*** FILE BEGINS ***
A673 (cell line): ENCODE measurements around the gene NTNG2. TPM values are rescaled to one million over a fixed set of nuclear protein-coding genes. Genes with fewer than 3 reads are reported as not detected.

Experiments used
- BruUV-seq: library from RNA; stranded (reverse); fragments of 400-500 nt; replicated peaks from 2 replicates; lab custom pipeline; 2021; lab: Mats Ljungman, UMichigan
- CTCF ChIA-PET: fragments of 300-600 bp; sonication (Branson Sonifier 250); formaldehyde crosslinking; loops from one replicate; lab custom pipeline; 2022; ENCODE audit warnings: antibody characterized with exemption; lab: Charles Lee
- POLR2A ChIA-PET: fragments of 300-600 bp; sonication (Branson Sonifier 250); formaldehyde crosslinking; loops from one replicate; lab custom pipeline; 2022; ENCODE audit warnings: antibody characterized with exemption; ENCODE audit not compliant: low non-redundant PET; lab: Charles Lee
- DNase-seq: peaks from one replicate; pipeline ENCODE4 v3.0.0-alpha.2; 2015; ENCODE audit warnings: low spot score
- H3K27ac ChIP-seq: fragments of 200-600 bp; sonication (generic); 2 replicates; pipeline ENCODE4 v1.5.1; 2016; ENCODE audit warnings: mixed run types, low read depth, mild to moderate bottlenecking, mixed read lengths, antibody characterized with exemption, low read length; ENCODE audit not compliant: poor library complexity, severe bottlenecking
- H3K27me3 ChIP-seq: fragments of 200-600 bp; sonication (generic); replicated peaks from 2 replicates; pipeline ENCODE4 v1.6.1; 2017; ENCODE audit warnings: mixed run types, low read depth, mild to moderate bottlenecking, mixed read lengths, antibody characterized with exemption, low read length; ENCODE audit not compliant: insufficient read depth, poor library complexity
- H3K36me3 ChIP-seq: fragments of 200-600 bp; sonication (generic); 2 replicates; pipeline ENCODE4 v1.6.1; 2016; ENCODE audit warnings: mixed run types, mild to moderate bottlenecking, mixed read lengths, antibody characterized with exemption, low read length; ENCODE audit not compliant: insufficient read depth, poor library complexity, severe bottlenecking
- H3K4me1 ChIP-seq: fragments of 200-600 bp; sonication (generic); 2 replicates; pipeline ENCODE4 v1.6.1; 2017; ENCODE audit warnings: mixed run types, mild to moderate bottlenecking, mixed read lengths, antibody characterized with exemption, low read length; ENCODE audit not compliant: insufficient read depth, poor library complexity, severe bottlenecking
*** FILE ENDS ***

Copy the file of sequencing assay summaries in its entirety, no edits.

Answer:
A673 (cell line): ENCODE measurements around the gene NTNG2. TPM values are rescaled to one million over a fixed set of nuclear protein-coding genes. Genes with fewer than 3 reads are reported as not detected.

Experiments used
- BruUV-seq: library from RNA; stranded (reverse); fragments of 400-500 nt; replicated peaks from 2 replicates; lab custom pipeline; 2021; lab: Mats Ljungman, UMichigan
- CTCF ChIA-PET: fragments of 300-600 bp; sonication (Branson Sonifier 250); formaldehyde crosslinking; loops from one replicate; lab custom pipeline; 2022; ENCODE audit warnings: antibody characterized with exemption; lab: Charles Lee
- POLR2A ChIA-PET: fragments of 300-600 bp; sonication (Branson Sonifier 250); formaldehyde crosslinking; loops from one replicate; lab custom pipeline; 2022; ENCODE audit warnings: antibody characterized with exemption; ENCODE audit not compliant: low non-redundant PET; lab: Charles Lee
- DNase-seq: peaks from one replicate; pipeline ENCODE4 v3.0.0-alpha.2; 2015; ENCODE audit warnings: low spot score
- H3K27ac ChIP-seq: fragments of 200-600 bp; sonication (generic); 2 replicates; pipeline ENCODE4 v1.5.1; 2016; ENCODE audit warnings: mixed run types, low read depth, mild to moderate bottlenecking, mixed read lengths, antibody characterized with exemption, low read length; ENCODE audit not compliant: poor library complexity, severe bottlenecking
- H3K27me3 ChIP-seq: fragments of 200-600 bp; sonication (generic); replicated peaks from 2 replicates; pipeline ENCODE4 v1.6.1; 2017; ENCODE audit warnings: mixed run types, low read depth, mild to moderate bottlenecking, mixed read lengths, antibody characterized with exemption, low read length; ENCODE audit not compliant: insufficient read depth, poor library complexity
- H3K36me3 ChIP-seq: fragments of 200-600 bp; sonication (generic); 2 replicates; pipeline ENCODE4 v1.6.1; 2016; ENCODE audit warnings: mixed run types, mild to moderate bottlenecking, mixed read lengths, antibody characterized with exemption, low read length; ENCODE audit not compliant: insufficient read depth, poor library complexity, severe bottlenecking
- H3K4me1 ChIP-seq: fragments of 200-600 bp; sonication (generic); 2 replicates; pipeline ENCODE4 v1.6.1; 2017; ENCODE audit warnings: mixed run types, mild to moderate bottlenecking, mixed read lengths, antibody characterized with exemption, low read length; ENCODE audit not compliant: insufficient read depth, poor library complexity, severe bottlenecking